Yes, we have. We made some changes to the car, and competed at three events thus far. Goldzilla made it to all three finals, and won the most recent in August. The first two were ended by rain in the final and the last one we won outright because the finalist didn’t make the call. It’s a fun class to race as it has good parity.

WHEN NMRA ANNOUNCED IN LATE 2018 THAT THE NEW PROCHARGER MODIFIED STREET CATEGORY WOULD BE DEBUTED IN 2019, WERE YOU IMMEDIATELY INTERESTED?

My Mustang didn’t fit the NMRA Limited Street rules because of my ladder bars and the size of my engine, so when preliminary Modified Street rules came out in late 2018, I knew I could run 7.90s and that there could be parity in the class if things were kept in check. I was very excited about the class because it had been a while since I had competed in my Mustang. Jim Kuntz was excited and my sponsors were also excited to see Big Red coming back out.

MANY PEOPLE WERE HAPPY TO HEAR THAT YOU WOULD RUN YOUR FAMILIAR RED MUSTANG IN THE NEW CATEGORY. WHAT WAS INVOLVED IN PREPPING IT FOR PROCHARGER MODIFIED STREET?

I looked things over, made sure the fuel cell was clean and the battery was working. I had switched from slicks to 275 drag radials in 2014, after my buddy Scott Parson shamed me into trying them and called me names until I did. I had the engine that I had used in NMCA NA 10.5, so I didn’t have to do too much for that. They allowed as big as 440 cubic-inches, and I had a 420 cubic-inch Kuntz engine with Edelbrock Victor heads and a 438 cubic-inch Kuntz engine with a Wilson’s sheet metal intake. We also had CHI intakes for both and we swapped them back and forth, and we had my old ProFlite transmission with a Neal Chance converter. We went to the first NMRA race of the year at Bradenton Motorsports Park in Florida, and I had my 420 cubic-inch engine in the car, but it had a main bearing problem at the race and we had to switch to my 438 cubic-inch engine. We had all kinds of trouble. That wasn’t good for our first race in the class because I knew the 420 package better and had all of my notes on it. I ran an 8.11 to qualify in the third spot, but lost in the second round. I had a lot of help that weekend from my friend, Bill Perkins, or Perky, Casey Wilcox and his father-in-law, Mac, and Jim Kuntz, and had swapped the engines at David Cannon’s shop, which wasn’t too far from the track.

WHAT WAS IT LIKE TO BE BACK BEHIND THE WHEEEL OF YOUR FAMOUS MUSTANG?

The first pass felt kind of funny because it had been a while, and because of how quick it is in the 60-foot and how many G-forces it pulls, but you know, it still felt like home, honestly, because I had been in the car so many times through the years and had won in it so many times through the years. It all came right back to me. We went to the NMRA/NMCA race at Atlanta Dragway the following month, and qualified in the third spot with a 7.96, and we lost in the semifinal to a blower car. We skipped the NMRA race at Gateway Motorsports Park because that was around the time Jim Kuntz died from a brain aneurism and I went to the funeral in Little Rock, Arkansas, and then we struggled at the NMRA race at Maple Grove Raceway. We made five passes and on two of them, blew the tires, but I did go 7.98 there even though it was so hot and humid, and I was stoked about that. We didn’t go to the NMRA/NMCA race at Route 66 Raceway, but we’re preparing for the next race.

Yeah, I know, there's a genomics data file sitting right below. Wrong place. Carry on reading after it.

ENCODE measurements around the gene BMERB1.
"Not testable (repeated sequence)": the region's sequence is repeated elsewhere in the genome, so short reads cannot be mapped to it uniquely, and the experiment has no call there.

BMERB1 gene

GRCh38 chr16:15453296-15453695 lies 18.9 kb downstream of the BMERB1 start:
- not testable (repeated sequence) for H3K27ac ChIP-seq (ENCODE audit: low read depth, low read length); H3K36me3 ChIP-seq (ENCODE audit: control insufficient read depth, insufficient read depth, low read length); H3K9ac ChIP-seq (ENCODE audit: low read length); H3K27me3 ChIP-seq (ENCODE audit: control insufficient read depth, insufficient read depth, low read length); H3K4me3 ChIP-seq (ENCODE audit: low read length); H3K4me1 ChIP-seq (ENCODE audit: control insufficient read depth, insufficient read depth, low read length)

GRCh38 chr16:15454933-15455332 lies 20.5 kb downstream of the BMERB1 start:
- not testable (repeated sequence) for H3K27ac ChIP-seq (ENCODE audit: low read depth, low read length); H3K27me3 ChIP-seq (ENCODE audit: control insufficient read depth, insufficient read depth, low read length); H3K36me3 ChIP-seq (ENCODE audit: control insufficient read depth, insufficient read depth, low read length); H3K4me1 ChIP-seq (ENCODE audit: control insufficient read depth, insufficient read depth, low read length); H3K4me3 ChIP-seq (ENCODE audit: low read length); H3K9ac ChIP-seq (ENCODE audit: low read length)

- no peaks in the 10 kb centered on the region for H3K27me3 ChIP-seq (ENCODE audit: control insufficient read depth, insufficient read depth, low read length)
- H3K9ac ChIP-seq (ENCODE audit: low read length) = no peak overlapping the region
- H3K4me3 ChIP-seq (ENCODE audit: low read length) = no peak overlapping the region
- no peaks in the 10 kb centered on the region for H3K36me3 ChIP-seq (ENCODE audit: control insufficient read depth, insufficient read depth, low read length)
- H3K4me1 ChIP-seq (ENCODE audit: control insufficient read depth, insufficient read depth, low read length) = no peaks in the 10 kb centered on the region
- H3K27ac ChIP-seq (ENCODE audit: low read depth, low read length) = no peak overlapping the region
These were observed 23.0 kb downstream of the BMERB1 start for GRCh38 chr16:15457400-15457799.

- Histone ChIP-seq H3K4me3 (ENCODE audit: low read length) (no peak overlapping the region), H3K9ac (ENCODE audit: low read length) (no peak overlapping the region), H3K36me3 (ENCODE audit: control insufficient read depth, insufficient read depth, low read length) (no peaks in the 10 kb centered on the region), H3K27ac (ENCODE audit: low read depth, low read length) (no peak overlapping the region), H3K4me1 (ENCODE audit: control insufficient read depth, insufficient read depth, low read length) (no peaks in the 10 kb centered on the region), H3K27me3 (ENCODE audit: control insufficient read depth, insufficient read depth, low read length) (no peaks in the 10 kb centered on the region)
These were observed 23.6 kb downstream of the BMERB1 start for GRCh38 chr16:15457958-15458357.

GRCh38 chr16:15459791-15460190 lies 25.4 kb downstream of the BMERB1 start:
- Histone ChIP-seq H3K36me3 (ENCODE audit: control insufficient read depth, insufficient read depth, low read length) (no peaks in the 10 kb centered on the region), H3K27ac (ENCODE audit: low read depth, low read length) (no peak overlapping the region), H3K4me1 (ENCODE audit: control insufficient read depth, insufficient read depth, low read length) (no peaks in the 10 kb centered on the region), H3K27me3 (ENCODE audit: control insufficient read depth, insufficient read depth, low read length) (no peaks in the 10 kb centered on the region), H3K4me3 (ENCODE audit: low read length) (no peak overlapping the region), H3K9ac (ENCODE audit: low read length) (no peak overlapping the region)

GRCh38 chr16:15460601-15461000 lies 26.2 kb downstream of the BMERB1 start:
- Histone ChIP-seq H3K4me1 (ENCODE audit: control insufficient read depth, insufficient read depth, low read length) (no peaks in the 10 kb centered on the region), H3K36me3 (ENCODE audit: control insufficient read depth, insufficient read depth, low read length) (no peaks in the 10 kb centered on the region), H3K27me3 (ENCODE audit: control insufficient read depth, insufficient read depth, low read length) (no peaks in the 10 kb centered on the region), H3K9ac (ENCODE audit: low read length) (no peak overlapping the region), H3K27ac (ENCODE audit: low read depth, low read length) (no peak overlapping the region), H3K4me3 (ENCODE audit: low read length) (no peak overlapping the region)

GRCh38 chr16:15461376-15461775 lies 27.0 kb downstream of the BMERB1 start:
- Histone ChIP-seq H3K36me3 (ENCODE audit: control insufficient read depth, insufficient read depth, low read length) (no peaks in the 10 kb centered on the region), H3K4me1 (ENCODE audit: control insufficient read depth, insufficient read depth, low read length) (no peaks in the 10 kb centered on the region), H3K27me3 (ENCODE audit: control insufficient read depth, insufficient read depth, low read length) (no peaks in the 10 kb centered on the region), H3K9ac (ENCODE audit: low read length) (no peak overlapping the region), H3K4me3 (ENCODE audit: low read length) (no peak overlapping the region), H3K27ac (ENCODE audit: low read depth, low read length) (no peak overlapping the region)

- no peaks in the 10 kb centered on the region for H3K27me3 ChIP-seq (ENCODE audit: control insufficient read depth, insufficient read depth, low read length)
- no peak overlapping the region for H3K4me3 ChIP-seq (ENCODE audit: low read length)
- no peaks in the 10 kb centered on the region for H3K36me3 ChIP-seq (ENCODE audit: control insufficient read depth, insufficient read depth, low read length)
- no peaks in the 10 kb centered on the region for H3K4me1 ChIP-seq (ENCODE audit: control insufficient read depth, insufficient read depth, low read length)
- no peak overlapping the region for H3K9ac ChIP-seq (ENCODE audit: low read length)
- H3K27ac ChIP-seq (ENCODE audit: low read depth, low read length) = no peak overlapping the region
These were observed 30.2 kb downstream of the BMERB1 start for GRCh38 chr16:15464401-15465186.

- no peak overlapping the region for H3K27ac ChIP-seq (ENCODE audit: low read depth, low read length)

WHAT MAKES YOU REMAIN FAITHFUL TO YOUR NATURALLY ASPIRATED COMBINATION?

In my opinion, it’s what racing was founded on. It’s engine-to-engine, carb to carb. It’s about having the ability to get the most out of the combination that you possibly can. It’s about racing the engine and the design of the engine, and racing the heads and the design of the heads. That’s what I’m interested in. I don’t have a fire in my belly when it comes to power-adders.

WHAT ARE SOME OF THE FOND MEMORIES YOU HAVE OF JIM KUNTZ?

I turned 50 in April, and I had been racing with Jim half my life. He was my engine-builder, my friend and my mentor, and he was like a second father to me. We would literally have discussions and arguments like we were kin. We talked about all kinds of things. We never ran out of topics. He did so much for us, and the last ten years of our racing, he was vested financially as well as emotionally and physically with the labor. You know, for his birthday, he joked that he was either going to buy a Corvette to drive or build a Hot Street engine for me to race, and he asked what I thought, and I laughed and told him it was a stupid question. Well, he ended up doing both, and I’m glad he did.

WHO HELPS YOU ALONG THE WAY?

My entire family, including my daughter, Anna Katherine, who is now 11, as well as Justin Fogelsonger and his family. I appreciate all of the support from Strange Engineering, Bogart Racing Wheels, S&L Water Solutions, Marty Chance, Kuntz and Company, Aeromotive, Mickey Thompson, VP Racing Fuels, Dale Cubic of CFM, UPR, Santhuff’s, Edelbrock, Coan Engineering, AutoMeter and the rest of my fans and friends.

(Interview in the November 2019 issue of Fastest Street Car)


Mary Lendzion
Mary Lendzion
Formerly a writer at the Detroit Free Press, Mary Lendzion has written for NMCA and NMRA for more than ten years. She's also the director of media and public relations for Summit Motorsports Park, and spends as much time as possible racing her 8-second Mustang.